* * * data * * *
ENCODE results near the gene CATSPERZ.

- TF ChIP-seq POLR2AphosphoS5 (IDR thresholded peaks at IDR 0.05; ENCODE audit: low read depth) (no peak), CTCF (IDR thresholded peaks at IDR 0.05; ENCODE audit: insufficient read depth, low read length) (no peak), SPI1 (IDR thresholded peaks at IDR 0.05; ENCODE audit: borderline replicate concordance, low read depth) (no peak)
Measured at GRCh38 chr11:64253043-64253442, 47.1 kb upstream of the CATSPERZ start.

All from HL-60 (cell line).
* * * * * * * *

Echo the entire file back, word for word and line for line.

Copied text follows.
ENCODE results near the gene CATSPERZ.

- TF ChIP-seq POLR2AphosphoS5 (IDR thresholded peaks at IDR 0.05; ENCODE audit: low read depth) (no peak), CTCF (IDR thresholded peaks at IDR 0.05; ENCODE audit: insufficient read depth, low read length) (no peak), SPI1 (IDR thresholded peaks at IDR 0.05; ENCODE audit: borderline replicate concordance, low read depth) (no peak)
Measured at GRCh38 chr11:64253043-64253442, 47.1 kb upstream of the CATSPERZ start.

All from HL-60 (cell line).